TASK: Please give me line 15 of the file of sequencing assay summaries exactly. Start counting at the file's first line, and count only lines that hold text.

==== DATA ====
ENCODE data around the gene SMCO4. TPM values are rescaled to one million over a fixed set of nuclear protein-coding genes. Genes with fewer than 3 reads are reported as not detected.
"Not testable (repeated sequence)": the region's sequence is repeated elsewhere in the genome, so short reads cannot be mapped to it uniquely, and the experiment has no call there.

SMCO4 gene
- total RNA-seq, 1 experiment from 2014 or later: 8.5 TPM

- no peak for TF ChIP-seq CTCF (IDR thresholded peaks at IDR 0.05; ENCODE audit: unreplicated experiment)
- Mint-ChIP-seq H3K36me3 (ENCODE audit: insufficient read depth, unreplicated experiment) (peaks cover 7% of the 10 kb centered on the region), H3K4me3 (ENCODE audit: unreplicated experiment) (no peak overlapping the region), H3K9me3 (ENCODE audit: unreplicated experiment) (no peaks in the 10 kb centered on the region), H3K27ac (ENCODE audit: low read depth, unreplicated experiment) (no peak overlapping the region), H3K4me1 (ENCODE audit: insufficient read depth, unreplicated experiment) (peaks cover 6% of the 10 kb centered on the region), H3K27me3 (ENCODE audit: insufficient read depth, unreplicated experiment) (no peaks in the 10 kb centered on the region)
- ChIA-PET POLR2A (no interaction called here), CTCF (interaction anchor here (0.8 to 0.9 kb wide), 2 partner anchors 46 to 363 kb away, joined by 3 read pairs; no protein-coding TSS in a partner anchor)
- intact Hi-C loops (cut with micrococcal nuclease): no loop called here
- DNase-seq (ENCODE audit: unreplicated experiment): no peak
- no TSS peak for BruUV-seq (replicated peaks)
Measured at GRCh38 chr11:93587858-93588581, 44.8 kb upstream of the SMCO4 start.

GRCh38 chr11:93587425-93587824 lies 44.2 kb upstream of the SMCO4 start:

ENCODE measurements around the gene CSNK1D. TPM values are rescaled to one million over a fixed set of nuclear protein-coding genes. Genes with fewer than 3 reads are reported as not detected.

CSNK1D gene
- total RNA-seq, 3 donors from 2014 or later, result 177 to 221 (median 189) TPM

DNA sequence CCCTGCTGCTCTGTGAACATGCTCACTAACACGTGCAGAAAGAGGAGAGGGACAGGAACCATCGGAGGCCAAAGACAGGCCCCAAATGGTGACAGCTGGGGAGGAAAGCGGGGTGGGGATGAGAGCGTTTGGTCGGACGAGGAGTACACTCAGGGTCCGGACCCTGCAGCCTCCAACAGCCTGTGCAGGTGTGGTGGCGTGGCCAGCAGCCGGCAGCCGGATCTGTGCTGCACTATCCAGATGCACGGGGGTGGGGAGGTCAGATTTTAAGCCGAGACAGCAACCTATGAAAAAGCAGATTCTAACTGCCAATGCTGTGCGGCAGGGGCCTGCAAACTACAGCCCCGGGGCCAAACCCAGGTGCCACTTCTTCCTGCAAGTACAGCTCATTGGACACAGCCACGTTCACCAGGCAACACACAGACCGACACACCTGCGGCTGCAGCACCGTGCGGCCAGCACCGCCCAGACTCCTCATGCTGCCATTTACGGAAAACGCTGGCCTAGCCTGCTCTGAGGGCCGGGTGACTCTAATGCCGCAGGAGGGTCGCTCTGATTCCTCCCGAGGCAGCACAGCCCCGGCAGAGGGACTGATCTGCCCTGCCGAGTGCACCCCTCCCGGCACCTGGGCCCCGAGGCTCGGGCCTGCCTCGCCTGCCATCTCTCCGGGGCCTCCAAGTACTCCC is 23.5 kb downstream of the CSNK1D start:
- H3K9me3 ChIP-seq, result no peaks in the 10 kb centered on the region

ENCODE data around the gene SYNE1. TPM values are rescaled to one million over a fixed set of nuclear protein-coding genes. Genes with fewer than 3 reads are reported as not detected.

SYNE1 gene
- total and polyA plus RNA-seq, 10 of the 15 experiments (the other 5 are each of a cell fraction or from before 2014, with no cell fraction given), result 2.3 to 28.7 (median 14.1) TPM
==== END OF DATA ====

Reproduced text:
- total RNA-seq, 3 donors from 2014 or later, result 177 to 221 (median 189) TPM